Austria is indeed a much better comparison because it used to be part of the Holy Roman Empire of the German Nation until the latter officially dissolved in 1806, and in fact the Austrian Habsburgs provided the emperor most of the time even though the office was vested with nowhere near the power of the Tsar or later the Soviet government at the best of times, and damn-near powerless after the 16th century. The Austrian Empire, including Hungary and assorted other non-German territories, only starts in 1804. Though you could argue that the rest of the German Empire crumbled away from them rather than vice versa; but the same could be said for the position of Ukraine in the fall of the USSR, given the importance of the Kiev Rus for the Russian Empire.

 

It has been pointed out though that Russia is now in a situation not dissimilar to post-WW I Germany, seeing itself as the loser to a conflict treated unfairly and humiliated by the victors, having lost much of its previous realm with millions of its compatriots now living under foreign rule.

 

Please, enough of this Hitler stuff. ANY German statesmen in the 1930's and 1940's would have annexed Austria and other border territories. Stresemann, a more middle of the road leader than Hitler, was fully intending to do it before he died.

 

That is a rather strenuous thesis, and among other things completely ignorant of the Greater vs. Smaller German controversy throughout the history of German nationalism, largely informed by the Prussia-Austria antagonism and all the underlying streaks like Protestantism vs. Catholicism; a whole war was fought about this in 1866.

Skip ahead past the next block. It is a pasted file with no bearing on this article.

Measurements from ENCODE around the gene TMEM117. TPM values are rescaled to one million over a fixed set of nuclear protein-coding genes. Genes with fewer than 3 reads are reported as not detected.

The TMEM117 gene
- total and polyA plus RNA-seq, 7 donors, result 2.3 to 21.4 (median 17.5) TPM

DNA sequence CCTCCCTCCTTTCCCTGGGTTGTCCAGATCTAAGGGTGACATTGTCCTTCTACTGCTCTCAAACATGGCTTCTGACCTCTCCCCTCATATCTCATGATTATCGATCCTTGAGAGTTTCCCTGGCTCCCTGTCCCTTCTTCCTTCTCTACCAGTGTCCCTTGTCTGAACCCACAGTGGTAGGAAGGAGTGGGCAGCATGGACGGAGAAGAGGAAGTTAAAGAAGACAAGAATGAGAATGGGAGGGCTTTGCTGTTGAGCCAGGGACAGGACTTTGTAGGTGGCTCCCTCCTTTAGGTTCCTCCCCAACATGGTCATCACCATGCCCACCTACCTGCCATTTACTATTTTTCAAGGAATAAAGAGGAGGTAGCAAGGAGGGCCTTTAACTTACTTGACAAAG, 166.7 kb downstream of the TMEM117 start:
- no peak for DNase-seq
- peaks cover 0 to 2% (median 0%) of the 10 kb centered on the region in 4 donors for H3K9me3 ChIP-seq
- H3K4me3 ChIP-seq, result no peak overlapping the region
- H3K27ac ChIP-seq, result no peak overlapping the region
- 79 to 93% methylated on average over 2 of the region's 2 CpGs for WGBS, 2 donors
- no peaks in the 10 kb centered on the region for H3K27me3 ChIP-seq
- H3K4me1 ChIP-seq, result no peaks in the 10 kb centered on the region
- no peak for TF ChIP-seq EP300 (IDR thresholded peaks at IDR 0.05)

There was enthusiast support across all parties for a union in the Weimar Convention, already called for in the constitution of German Austria (i. e., the rump of the former Habsburg Empire), but negotiations fell apart even before the treaties of Versailles and Saint-Germain made it impossible, not least due to the economic burden it would have meant for Germany, plus Austrian demands to establish Vienna as a second capital etc. People soon found more pressing needs to worry about; the Pan-German League as the most vocal proponents of a Greater Germany reached their peak in 1922 with 52,000 members, but had only 8,000 in 1932.

 

Much of that camp was obviously gobbled up by the NSDAP, however with no Hitler, it becomes hard to get a base for the Anschluss. Many alternate scenarios for 1930s Germany foresee some sort of military dictatorship, and most of the military elite are Prussian-forged, no friends of saddling themselves with Austria. Even Stresemann, whose DVP had a largely Protestant voter base, was still apprehensive of the power shift towards Catholicism that an annexation would have brought, and expressed severe doubts it would be practical despite his wishes; support was far greater in Austria itself than in Germany, to the chargrin of the Austrofascists.